I spend far too much time expounding the virtues of 90’s music. Unlike most of my peers at the time, I didn’t grow up on hip hop. I found it in the early 90’s, mostly through college when I started in 1993. Where most people I knew grew up on Sugar Hill Gang and fond memories of the roots of hip hop, I grew up on Naughty by Nature.
The 80’s was a time of Rick Dee’s American Top 40 on a weekly basis. An exposure that wasn’t wasted in the least. I knew most of the samples of 90’s hip hop from my 80’s upbringing.
But for as much as I go on about how the 90’s urban scene was better than the overly commercial and somewhat sad scene as it is now, was it really everything I remember it? No. Thinking on it seriously, the 90’s urban scene was pushed on commercialism as badly as it is now. With an over saturation of urban films hitting cinemas and endless soundtracks cashing in on the latest rappers and R&B singers, it wasn’t really all that different.
Well, we don’t really have urban films any more. But at least the music was more pleasing to my ear.
This lead me to a curious thought. What was hot back in April, 1992, Week 3? Thanks Billboard.com, and your Top 10 R&B/hip hop charts. It was a sad and sobering moment when I realized that this was 20 years ago. At the time I was 17. Still in highschool.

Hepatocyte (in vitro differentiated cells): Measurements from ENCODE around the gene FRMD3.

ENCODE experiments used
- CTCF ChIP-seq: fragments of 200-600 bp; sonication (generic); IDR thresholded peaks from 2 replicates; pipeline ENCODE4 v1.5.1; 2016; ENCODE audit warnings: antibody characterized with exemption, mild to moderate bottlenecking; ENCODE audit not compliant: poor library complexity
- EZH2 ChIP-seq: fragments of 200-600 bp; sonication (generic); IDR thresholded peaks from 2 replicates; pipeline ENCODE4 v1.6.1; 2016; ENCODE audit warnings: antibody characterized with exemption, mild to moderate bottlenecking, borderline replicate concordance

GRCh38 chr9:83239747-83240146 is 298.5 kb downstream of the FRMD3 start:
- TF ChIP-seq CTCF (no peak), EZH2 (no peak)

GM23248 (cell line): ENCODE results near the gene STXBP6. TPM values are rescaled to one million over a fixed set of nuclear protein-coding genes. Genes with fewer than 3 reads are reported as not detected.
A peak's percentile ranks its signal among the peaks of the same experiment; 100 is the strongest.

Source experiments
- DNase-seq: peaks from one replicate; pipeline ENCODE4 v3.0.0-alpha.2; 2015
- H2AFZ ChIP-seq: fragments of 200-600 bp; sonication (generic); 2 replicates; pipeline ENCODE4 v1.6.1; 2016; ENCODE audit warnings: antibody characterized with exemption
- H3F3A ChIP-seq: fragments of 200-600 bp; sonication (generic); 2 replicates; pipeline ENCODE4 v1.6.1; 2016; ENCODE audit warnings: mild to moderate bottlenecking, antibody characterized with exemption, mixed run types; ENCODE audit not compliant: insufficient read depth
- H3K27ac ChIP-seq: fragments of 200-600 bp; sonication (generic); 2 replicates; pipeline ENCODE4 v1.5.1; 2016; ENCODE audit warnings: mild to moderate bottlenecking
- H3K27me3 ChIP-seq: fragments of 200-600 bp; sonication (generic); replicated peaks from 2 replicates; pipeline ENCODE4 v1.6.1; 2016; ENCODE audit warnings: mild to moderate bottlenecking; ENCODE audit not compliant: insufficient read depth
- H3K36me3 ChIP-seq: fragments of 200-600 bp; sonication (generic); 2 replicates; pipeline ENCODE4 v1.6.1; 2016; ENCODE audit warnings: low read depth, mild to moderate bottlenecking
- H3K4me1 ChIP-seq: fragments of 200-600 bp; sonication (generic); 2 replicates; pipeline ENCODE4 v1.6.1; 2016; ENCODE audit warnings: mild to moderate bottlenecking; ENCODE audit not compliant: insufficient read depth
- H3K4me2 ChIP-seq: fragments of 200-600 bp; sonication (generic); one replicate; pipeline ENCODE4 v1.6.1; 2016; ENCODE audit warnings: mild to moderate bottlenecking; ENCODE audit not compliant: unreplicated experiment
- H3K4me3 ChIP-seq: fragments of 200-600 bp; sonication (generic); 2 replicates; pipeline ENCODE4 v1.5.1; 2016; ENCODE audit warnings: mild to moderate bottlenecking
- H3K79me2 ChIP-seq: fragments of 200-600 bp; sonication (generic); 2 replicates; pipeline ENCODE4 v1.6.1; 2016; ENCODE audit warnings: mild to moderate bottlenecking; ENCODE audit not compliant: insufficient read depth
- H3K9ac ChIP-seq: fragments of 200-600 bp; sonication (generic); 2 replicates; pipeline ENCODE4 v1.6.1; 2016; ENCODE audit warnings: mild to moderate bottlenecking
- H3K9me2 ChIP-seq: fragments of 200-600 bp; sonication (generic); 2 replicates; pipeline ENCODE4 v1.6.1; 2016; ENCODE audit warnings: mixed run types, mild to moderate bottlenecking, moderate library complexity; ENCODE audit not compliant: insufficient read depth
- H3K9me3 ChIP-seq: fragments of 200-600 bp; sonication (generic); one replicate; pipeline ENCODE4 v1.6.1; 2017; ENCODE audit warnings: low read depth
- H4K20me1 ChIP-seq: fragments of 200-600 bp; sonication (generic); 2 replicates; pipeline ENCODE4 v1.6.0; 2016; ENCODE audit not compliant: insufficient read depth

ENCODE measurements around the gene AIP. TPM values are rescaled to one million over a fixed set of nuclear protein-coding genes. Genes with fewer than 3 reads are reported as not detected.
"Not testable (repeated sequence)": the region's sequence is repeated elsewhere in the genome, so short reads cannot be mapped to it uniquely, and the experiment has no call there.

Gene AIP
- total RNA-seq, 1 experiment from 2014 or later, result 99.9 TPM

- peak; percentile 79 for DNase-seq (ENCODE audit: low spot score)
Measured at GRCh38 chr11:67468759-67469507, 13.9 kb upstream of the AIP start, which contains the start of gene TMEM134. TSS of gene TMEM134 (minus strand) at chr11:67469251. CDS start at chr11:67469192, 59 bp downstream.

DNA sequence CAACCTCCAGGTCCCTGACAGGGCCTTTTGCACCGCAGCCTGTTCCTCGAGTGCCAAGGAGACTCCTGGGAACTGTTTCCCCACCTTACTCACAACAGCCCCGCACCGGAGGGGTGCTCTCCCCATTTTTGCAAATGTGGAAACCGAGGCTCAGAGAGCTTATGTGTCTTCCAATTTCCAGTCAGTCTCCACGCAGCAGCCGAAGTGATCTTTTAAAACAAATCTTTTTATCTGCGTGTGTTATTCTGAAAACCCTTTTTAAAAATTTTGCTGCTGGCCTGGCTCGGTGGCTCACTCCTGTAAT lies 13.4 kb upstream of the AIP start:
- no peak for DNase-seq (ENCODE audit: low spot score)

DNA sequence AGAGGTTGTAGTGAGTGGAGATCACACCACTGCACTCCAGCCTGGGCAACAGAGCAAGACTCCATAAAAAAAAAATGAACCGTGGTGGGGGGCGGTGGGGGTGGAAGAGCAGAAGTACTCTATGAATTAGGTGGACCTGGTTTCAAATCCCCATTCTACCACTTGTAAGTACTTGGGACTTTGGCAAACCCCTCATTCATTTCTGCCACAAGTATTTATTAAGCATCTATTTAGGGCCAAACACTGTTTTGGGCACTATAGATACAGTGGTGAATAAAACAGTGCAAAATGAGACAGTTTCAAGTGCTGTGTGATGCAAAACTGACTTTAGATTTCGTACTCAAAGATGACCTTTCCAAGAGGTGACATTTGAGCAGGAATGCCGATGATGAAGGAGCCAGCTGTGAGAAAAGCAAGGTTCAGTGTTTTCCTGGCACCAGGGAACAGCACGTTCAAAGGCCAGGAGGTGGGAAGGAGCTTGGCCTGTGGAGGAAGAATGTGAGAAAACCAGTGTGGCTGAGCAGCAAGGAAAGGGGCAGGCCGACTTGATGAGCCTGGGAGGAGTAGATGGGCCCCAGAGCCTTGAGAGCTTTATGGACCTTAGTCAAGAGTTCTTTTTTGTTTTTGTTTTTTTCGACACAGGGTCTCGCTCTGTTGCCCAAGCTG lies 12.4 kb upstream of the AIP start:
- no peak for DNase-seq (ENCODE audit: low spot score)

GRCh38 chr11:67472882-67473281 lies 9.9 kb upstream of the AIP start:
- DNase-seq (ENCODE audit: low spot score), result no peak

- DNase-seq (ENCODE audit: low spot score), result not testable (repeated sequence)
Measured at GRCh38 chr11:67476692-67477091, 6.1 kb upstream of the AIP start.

Here I Go Again, by Glenn Jones was number 1. I don’t remember this track in the least. It just reminds me that smultsy R&B tracks still made it up the charts in a sea of swagger.
Don’t Be Afraid, by Aaron Hall at number 2. The Juice soundtrack. Juice was one of the biggest films of the early 90s. Also, topically enough, it was 2Pacs first starring role in a film. It’s well worth picking up if you can.
Ain’t to Proud 2 Beg, by TLC at number 3. Man, dayglo was popular back then. TLC were the shit back then too.
Goodbye, by Tevin Cambell at number 4. I never much liked Tevin except for a few of his tracks. I didn’t much like Babyface, his producer. Who was one of the biggest producers of the time.
Live and Learn, by Joe Public at number 5. This track was utter gold when it hit, and threw this four guy group up the charts. Other than one other track, this was their one hit wonder. In a decade of rising street crime and gangs, Joe Public were part of a small minority of conscious guys dropping warning messages in their tracks. This tracks still one of my fav of the 90’s.
I’ll leave the rest of the Top 10 to Billboard. They have not only full tracks but videos where available. I might even check out April, 1992, Week 3 next week.